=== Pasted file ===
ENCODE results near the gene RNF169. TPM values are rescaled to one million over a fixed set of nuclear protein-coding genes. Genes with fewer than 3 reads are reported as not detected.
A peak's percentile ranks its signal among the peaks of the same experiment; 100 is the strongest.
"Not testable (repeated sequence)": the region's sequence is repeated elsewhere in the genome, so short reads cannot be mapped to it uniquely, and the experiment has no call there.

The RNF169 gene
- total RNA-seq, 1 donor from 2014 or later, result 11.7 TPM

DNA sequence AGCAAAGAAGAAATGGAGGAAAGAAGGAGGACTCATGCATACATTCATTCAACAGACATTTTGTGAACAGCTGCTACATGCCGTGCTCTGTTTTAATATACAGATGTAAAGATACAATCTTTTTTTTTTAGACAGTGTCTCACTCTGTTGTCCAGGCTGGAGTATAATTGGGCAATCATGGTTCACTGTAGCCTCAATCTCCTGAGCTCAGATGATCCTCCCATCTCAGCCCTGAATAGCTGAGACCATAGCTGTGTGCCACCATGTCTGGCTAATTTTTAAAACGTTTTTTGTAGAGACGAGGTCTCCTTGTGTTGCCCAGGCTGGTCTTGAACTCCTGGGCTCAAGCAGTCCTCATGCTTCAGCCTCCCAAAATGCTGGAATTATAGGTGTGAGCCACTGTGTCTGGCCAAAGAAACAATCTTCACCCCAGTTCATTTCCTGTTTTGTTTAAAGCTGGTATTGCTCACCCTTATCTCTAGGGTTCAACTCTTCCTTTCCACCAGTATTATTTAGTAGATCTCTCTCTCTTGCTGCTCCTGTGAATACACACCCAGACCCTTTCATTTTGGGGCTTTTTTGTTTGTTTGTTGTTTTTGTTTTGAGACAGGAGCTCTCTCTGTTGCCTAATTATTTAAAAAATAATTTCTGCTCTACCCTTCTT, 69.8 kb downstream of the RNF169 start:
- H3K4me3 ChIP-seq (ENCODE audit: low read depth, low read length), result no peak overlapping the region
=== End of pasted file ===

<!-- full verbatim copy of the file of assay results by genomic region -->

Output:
ENCODE results near the gene RNF169. TPM values are rescaled to one million over a fixed set of nuclear protein-coding genes. Genes with fewer than 3 reads are reported as not detected.
A peak's percentile ranks its signal among the peaks of the same experiment; 100 is the strongest.
"Not testable (repeated sequence)": the region's sequence is repeated elsewhere in the genome, so short reads cannot be mapped to it uniquely, and the experiment has no call there.

The RNF169 gene
- total RNA-seq, 1 donor from 2014 or later, result 11.7 TPM

DNA sequence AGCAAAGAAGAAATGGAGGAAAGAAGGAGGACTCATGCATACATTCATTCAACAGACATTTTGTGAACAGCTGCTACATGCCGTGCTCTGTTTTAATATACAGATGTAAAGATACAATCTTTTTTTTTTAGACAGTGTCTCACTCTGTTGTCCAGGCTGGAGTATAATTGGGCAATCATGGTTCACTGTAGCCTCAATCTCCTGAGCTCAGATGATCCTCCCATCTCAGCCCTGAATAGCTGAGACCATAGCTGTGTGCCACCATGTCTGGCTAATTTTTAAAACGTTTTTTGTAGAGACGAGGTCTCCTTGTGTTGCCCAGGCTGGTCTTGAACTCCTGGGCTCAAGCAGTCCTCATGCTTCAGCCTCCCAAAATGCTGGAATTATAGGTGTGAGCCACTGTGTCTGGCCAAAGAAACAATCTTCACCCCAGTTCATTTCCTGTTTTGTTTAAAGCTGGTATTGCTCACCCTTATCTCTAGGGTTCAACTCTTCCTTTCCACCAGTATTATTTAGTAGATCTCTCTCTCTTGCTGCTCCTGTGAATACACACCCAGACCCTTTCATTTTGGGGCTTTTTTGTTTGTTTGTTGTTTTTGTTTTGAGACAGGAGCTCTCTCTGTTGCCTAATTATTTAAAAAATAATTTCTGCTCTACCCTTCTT, 69.8 kb downstream of the RNF169 start:
- H3K4me3 ChIP-seq (ENCODE audit: low read depth, low read length), result no peak overlapping the region